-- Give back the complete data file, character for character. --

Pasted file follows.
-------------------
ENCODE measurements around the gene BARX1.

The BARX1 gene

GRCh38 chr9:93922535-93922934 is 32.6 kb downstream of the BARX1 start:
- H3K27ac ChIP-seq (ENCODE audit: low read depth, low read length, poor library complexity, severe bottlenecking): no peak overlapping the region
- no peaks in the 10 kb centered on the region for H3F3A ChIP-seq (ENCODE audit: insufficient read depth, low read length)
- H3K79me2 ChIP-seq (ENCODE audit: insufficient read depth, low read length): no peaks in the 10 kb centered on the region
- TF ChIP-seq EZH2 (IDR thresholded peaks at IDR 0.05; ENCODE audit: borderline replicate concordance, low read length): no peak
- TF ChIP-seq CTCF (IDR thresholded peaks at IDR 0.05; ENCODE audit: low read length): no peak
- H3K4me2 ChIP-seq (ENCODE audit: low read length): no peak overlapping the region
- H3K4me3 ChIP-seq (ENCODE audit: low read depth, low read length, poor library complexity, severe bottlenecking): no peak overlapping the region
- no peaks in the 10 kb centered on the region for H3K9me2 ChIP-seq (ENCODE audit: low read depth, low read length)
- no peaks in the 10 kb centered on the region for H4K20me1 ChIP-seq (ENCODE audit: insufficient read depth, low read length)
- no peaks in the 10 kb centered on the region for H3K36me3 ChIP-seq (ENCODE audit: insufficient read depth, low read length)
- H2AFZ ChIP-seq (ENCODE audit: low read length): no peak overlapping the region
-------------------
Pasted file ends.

ENCODE measurements around the gene BARX1.

The BARX1 gene

GRCh38 chr9:93922535-93922934 is 32.6 kb downstream of the BARX1 start:
- H3K27ac ChIP-seq (ENCODE audit: low read depth, low read length, poor library complexity, severe bottlenecking): no peak overlapping the region
- no peaks in the 10 kb centered on the region for H3F3A ChIP-seq (ENCODE audit: insufficient read depth, low read length)
- H3K79me2 ChIP-seq (ENCODE audit: insufficient read depth, low read length): no peaks in the 10 kb centered on the region
- TF ChIP-seq EZH2 (IDR thresholded peaks at IDR 0.05; ENCODE audit: borderline replicate concordance, low read length): no peak
- TF ChIP-seq CTCF (IDR thresholded peaks at IDR 0.05; ENCODE audit: low read length): no peak
- H3K4me2 ChIP-seq (ENCODE audit: low read length): no peak overlapping the region
- H3K4me3 ChIP-seq (ENCODE audit: low read depth, low read length, poor library complexity, severe bottlenecking): no peak overlapping the region
- no peaks in the 10 kb centered on the region for H3K9me2 ChIP-seq (ENCODE audit: low read depth, low read length)
- no peaks in the 10 kb centered on the region for H4K20me1 ChIP-seq (ENCODE audit: insufficient read depth, low read length)
- no peaks in the 10 kb centered on the region for H3K36me3 ChIP-seq (ENCODE audit: insufficient read depth, low read length)
- H2AFZ ChIP-seq (ENCODE audit: low read length): no peak overlapping the region